A reevaluation of Édouard Glissant that centers on the catastrophe of the Middle Passage and creates deep, original theories of trauma and Caribbeanness
While philosophy has undertaken the work of accounting for Europe’s traumatic history, the field has not shown the same attention to the catastrophe known as the Middle Passage. It is a history that requires its own ideas that emerge organically from the societies that experienced the Middle Passage and its consequences firsthand. Glissant and the Middle Passage offers a new, important approach to this neglected calamity by examining the thought of Édouard Glissant, particularly his development of Caribbeanness as a critical concept rooted in the experience of the slave trade and its aftermath in colonialism.
In dialogue with key theorists of catastrophe and trauma—including Aimé Césaire, Frantz Fanon, George Lamming, Gilles Deleuze, Félix Guattari, Derek Walcott, as well as key figures in Holocaust studies—Glissant and the Middle Passage hones a sharp sense of the specifically Caribbean varieties of loss, developing them into a transformative philosophical idea. Using the Plantation as a critical concept, John E. Drabinski creolizes notions of rhizome and nomad, examining what kinds of aesthetics grow from these roots and offering reconsiderations of what constitutes intellectual work and cultural production.
Glissant and the Middle Passage establishes Glissant’s proper place as a key theorist of ruin, catastrophe, abyss, and memory. Identifying his insistence on memories and histories tied to place as the crucial geography at the heart of his work, this book imparts an innovative new response to the specific historical experiences of the Middle Passage.
In Reimagining the Middle Passage: Black Resistance in Literature, Television, and Song, Tara T. Green turns to twentieth- and recent twenty-first-century representations of the Middle Passage created by African-descended artists and writers. Examining how these writers and performers revised and reimagined the Middle Passage in their work, Green argues that they recognized it as a historical and geographical site of trauma as well as a symbol for a place of understanding and change. Their work represents the legacy African captives left for resisting “social death” (the idea that Black life does not matter), but it also highlights strong resistance to that social death (the idea that it does matter).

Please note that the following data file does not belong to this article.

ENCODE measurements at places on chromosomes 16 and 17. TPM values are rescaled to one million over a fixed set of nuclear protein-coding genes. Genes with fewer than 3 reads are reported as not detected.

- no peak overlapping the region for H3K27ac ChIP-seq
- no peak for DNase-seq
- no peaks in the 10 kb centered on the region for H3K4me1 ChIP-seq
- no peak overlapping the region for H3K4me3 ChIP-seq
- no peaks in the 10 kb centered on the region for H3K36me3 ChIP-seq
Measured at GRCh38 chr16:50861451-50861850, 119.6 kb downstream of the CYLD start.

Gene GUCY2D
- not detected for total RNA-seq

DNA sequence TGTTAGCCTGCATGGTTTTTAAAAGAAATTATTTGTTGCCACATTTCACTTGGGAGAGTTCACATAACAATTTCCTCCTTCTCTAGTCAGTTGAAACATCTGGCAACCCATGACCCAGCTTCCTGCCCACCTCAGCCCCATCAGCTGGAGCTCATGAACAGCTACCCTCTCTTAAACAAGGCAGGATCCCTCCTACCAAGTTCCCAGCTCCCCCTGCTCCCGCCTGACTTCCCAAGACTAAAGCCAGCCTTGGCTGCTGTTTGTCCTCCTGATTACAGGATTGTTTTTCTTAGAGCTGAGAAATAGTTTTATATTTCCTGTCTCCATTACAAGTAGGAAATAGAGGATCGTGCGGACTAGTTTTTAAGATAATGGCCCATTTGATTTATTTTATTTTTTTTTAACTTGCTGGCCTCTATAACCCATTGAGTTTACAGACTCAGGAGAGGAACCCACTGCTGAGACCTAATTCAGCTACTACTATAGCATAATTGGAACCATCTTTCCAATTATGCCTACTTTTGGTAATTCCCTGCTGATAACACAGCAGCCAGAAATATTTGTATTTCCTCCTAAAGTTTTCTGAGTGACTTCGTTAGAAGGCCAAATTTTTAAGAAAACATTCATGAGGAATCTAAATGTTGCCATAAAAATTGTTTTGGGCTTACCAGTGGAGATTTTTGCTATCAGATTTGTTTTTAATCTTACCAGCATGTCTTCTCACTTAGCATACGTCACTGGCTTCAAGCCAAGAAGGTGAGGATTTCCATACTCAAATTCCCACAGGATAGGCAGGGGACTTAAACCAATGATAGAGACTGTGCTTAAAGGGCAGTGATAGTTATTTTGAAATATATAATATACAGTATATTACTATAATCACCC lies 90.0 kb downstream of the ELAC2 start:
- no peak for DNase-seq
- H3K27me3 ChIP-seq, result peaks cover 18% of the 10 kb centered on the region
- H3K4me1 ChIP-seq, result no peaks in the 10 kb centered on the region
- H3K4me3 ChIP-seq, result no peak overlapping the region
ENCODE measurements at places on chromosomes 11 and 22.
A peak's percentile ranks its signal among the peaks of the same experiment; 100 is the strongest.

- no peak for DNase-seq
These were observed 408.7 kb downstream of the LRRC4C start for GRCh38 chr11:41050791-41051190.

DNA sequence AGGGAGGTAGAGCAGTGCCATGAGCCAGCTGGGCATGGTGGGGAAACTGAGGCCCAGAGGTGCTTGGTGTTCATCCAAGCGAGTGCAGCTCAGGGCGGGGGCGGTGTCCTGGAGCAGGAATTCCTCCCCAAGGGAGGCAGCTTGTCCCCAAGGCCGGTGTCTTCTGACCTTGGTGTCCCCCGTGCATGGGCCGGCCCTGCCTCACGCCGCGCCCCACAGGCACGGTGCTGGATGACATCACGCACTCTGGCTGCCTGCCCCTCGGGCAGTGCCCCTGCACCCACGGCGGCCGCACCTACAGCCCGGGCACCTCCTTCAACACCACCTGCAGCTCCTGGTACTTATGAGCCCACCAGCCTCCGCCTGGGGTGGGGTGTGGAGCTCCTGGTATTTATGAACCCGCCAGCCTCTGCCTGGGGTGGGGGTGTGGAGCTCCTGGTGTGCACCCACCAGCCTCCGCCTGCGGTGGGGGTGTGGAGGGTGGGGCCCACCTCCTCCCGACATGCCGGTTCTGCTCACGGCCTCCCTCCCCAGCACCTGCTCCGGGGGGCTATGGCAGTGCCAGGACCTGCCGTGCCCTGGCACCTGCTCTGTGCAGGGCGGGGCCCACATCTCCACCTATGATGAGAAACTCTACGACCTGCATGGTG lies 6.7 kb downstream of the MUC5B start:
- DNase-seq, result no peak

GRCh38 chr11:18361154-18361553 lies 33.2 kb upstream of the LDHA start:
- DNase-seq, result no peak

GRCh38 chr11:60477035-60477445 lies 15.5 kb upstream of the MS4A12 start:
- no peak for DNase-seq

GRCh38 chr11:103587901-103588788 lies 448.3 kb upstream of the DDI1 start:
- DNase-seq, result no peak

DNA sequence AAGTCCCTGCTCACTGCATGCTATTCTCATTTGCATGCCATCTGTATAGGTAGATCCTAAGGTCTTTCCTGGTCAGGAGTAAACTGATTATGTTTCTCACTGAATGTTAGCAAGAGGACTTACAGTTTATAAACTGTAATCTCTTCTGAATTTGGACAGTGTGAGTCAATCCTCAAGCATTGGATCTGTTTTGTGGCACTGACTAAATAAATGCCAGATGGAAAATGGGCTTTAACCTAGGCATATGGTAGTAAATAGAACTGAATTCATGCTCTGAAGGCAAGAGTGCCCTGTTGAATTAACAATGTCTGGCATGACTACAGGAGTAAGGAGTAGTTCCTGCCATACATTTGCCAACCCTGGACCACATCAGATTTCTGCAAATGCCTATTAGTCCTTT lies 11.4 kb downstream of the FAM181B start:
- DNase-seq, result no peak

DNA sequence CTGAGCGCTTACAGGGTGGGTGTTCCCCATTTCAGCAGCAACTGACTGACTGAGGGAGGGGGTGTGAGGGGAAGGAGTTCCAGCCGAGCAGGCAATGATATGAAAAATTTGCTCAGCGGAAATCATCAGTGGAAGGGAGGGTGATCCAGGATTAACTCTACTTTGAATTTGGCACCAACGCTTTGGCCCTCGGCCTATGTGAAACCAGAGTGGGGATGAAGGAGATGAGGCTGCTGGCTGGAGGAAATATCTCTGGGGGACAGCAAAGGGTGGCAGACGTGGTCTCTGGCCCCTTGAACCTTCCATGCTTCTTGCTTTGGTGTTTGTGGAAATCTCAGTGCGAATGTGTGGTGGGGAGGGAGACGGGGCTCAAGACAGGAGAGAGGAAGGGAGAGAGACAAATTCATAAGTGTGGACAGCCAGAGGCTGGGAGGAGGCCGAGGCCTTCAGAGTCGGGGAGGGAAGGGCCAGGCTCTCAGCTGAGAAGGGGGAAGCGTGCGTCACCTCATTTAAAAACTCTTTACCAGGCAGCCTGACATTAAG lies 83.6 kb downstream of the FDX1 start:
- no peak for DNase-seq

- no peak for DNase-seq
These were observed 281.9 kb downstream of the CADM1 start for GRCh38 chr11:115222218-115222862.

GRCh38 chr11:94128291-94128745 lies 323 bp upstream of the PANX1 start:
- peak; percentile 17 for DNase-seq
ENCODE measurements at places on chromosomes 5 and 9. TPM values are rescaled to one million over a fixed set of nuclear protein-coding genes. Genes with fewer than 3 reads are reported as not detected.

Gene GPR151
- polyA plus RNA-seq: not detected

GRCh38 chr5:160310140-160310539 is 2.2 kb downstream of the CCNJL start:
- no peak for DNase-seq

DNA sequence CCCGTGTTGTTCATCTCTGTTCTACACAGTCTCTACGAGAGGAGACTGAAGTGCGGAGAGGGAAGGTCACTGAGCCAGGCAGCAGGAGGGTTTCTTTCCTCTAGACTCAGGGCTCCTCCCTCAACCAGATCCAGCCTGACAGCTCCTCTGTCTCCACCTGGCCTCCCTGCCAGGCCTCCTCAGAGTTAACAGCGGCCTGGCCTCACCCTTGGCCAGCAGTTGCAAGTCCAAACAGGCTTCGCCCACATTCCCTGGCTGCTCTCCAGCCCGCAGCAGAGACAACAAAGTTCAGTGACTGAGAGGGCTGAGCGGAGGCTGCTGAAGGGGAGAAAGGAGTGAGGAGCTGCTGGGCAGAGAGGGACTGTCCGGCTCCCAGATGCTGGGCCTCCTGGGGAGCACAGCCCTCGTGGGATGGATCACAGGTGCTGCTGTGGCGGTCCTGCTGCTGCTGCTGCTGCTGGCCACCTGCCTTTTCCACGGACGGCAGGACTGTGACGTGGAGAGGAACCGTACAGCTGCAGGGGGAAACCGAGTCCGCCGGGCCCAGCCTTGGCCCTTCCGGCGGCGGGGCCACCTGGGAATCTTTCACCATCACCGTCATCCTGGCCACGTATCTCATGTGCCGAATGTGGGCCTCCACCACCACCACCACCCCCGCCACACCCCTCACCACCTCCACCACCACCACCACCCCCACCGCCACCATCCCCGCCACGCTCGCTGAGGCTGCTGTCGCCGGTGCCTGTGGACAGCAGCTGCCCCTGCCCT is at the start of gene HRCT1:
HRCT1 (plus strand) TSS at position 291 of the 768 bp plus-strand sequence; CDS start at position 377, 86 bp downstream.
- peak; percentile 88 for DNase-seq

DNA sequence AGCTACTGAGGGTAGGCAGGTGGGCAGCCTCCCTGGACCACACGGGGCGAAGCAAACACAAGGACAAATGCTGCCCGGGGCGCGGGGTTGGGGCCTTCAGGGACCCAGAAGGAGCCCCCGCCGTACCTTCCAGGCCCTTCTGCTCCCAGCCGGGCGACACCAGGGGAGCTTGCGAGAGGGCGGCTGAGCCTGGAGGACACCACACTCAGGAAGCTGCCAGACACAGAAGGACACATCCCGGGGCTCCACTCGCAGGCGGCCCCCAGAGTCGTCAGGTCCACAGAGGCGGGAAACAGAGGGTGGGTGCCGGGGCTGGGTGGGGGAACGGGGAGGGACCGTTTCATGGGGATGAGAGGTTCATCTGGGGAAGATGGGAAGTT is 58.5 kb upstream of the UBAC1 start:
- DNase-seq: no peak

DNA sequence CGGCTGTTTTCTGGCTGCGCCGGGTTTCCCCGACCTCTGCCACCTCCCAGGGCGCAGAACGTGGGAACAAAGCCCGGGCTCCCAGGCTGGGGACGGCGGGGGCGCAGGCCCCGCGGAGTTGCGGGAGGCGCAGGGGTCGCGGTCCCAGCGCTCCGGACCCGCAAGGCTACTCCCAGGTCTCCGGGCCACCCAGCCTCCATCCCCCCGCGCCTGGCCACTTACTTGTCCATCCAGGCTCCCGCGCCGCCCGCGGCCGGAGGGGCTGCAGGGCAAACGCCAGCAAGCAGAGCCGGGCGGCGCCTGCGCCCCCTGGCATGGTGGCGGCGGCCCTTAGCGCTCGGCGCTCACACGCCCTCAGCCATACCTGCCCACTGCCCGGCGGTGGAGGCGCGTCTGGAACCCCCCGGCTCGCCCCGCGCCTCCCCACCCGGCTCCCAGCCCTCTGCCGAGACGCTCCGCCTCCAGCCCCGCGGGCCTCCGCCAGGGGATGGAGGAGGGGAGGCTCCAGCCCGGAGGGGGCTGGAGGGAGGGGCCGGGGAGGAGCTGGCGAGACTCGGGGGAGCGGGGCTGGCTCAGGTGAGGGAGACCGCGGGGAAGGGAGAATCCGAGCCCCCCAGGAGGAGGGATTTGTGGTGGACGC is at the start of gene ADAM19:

Exploring the presence of water and its impact on African descendants,Reimagining the Middle Passageoffers fresh analyses of Alex Haley’sRootsand the television adaptations; the history of flooding in Black communities in literature such as Jesmyn Ward’sSalvage the Bonesand Paule Marshall’sPraisesong for the Widow, in blues songs, and in television shows such asTreme; and stories of resistance found in myths associated with Marie Laveau and flying Africans.
This bold, innovative book promises to radically alter our understanding of the Atlantic slave trade, and the depths of its horrors. Stephanie E. Smallwood offers a penetrating look at the process of enslavement from its African origins through the Middle Passage and into the American slave market.
Smallwood’s story is animated by deep research and gives us a startlingly graphic experience of the slave trade from the vantage point of the slaves themselves. Ultimately, Saltwater Slavery details how African people were transformed into Atlantic commodities in the process. She begins her narrative on the shores of seventeenth-century Africa, tracing how the trade in human bodies came to define the life of the Gold Coast. Smallwood takes us into the ports and stone fortresses where African captives were held and prepared, and then through the Middle Passage itself. In extraordinary detail, we witness these men and women cramped in the holds of ships, gasping for air, and trying to make sense of an unfamiliar sea and an unimaginable destination. Arriving in America, we see how these new migrants enter the market for laboring bodies, and struggle to reconstruct their social identities in the New World.
Throughout, Smallwood examines how the people at the center of her story—merchant capitalists, sailors, and slaves—made sense of the bloody process in which they were joined. The result is both a remarkable transatlantic view of the culture of enslavement, and a painful, intimate vision of the bloody, daily business of the slave trade.
Most times left solely within the confine of plantation narratives, slavery was far from a land-based phenomenon. This book reveals for the first time how it took critical shape at sea. Expanding the gaze even more deeply, the book centers how the oceanic transport of human cargoes--infamously known as the Middle Passage--comprised a violently regulated process foundational to the institution of bondage.
Sowande' Mustakeem's groundbreaking study goes inside the Atlantic slave trade to explore the social conditions and human costs embedded in the world of maritime slavery. Mining ship logs, records and personal documents, Mustakeem teases out the social histories produced between those on traveling ships: slaves, captains, sailors, and surgeons. As she shows, crewmen manufactured captives through enforced dependency, relentless cycles of physical, psychological terror, and pain that led to the the making--and unmaking--of enslaved Africans held and transported onboard slave ships. Mustakeem relates how this process, and related power struggles, played out not just for adult men, but also for women, children, teens, infants, nursing mothers, the elderly, diseased, ailing, and dying. Mustakeem offers provocative new insights into how gender, health, age, illness, and medical treatment intersected with trauma and violence transformed human beings into the world's most commercially sought commodity for over four centuries.